The team is also still short of funding; part of the reason for the weekend exhibition was to attract additional sponsors. “The fact that we’re doing two record runs will work in our favor,” said mechanical engineering lead Mark Elvin, who estimates that the team needs about £10 million to complete the build program and pay for next year’s desert visit. “When we come back at the end of 2016 holding a new record, it’ll prove our capabilities and more companies will want to come on board for the 1000 mph runs.”

The weekend saw Andy Green, an RAF Wing Commander, almost constantly surrounded by children seeking his autograph. Enthusing prospective young engineers is a major goal of the project, and the exhibition included an education area where compressed air-powered vehicles could be built and raced. “The thing that’s most excited me leading up to this event has been seeing the visitors’ reaction, especially the younger ones,” said Mark Chapman.

The effect was electric, and not just for the visitors. Project director Richard Noble, who himself broke the landspeed record in 1983 and is a famously loquacious man, was rendered completely speechless when he first caught sight of the car in place at the exhibition—the first time any of the team members can recall that happening.

How Pedestrians Can Protect Themselves From Diesel Exhaust

I have a doctor friend, a lifelong germaphobe, who always holds his breath whenever someone walking toward him sneezes, then lets it out after the fellow has passed him by.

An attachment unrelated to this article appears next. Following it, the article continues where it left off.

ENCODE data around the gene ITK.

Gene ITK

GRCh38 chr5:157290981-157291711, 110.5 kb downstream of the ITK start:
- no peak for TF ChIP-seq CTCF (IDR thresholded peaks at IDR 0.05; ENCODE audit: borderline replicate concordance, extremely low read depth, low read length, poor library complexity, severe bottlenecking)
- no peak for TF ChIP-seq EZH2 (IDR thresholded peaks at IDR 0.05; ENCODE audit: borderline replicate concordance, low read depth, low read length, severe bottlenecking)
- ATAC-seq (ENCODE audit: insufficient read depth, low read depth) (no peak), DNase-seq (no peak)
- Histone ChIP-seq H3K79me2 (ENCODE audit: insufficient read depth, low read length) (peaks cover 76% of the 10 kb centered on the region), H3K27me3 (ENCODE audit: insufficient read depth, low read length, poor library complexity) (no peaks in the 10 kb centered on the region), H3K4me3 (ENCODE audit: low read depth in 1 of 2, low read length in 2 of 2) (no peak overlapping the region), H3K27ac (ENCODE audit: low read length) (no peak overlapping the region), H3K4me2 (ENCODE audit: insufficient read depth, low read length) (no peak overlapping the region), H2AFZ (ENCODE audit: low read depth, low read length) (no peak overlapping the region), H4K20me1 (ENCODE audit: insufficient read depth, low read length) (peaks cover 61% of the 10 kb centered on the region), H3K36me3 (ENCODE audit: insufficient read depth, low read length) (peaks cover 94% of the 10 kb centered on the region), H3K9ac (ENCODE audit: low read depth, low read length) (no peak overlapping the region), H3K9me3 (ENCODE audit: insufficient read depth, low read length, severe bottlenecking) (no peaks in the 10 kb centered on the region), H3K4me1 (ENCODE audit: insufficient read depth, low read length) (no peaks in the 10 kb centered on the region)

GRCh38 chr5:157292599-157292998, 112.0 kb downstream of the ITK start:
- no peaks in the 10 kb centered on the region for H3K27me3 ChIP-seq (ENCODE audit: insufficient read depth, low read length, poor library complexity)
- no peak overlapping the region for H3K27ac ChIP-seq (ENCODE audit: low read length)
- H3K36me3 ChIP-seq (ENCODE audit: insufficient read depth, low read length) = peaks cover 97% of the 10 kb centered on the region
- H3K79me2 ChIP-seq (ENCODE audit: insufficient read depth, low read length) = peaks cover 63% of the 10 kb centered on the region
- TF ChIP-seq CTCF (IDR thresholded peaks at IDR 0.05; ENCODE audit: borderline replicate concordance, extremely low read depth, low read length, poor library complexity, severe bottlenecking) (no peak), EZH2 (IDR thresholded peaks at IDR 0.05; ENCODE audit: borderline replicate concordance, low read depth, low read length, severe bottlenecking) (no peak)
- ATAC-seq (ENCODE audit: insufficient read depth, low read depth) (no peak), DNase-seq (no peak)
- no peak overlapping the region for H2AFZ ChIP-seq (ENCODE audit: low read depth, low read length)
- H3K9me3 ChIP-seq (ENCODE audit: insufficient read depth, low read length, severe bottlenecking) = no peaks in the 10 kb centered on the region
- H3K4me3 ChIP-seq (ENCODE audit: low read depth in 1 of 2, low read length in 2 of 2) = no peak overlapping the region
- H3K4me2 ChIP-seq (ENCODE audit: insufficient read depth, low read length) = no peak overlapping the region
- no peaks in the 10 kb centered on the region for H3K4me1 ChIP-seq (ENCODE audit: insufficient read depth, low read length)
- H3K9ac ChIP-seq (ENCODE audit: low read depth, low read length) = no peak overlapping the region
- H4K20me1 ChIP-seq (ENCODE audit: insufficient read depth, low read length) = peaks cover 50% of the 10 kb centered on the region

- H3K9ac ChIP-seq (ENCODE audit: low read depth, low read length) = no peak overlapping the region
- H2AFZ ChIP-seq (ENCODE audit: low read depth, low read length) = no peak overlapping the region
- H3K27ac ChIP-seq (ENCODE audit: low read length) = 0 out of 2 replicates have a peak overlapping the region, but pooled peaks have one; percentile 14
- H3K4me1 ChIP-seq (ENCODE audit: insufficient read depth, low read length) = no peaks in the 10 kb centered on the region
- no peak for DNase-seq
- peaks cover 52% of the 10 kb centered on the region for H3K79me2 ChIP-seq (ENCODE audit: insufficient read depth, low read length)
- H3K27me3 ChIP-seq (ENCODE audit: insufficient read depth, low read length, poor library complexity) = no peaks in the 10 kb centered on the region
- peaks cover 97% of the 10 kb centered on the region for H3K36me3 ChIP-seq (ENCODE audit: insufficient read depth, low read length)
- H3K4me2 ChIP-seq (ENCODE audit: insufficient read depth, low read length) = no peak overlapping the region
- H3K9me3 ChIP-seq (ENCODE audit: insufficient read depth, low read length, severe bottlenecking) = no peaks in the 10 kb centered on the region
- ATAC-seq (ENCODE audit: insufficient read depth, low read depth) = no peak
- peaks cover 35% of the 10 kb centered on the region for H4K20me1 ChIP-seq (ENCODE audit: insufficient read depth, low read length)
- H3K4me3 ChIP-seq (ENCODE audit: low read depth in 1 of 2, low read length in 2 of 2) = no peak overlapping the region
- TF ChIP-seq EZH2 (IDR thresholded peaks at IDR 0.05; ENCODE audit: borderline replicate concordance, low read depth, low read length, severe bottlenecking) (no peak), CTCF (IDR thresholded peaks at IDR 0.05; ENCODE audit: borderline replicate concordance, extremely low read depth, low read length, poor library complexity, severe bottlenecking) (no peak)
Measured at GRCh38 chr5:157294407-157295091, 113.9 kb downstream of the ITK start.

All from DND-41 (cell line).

Now I find myself doing the same thing when a diesel vehicle comes along. My hypochondriacal tic began last week, when Volkswagen admitted that it had fitted 11 million diesel cars worldwide with engine-control software that cheats on the standard emissions test. The software clamps down on emissions when it senses that the car is running on a laboratory’s dynamometer, then lets the engine rip when the car is back on the open road.

Here the critical pollutants were nitrous oxides, or NOx. But diesel engines also make a lot of carbon particulates, which are caught in special traps. Even so, a lot of them get out, and like NOx, they’re bad for your lungs. Diesels predominate in European cities, so they’d have been the major source of both pollutants there even if their engine algorithms were honest.

It turns out my breath-holding is almost reasonable. A study presented at the European Respiratory Society's International Congress, in Amsterdam, finds that even a single diesel vehicle can create a brief spike in local particulates—and that these spikes are common on busy avenues but not on quiet back streets.

Lee Koh, a researcher at the Blizard Institute at Queen Mary University, in London, carried a monitor while walking along the two kinds of routes in London during the evening rush hour. Though the busy streets had only slightly higher average particulate levels, they alone showed local spikes. For example, when you stop to cross a busy road and so you are subject to a higher level of pollution compared to when walking away from the traffic,” she said in a statement that accompanied her presentation. 

Some spikes reached above 10,000 nanograms of carbon per cubic meter, which is three times the average rush-hour level in London, one of the most particulate-choked cities in Western Europe.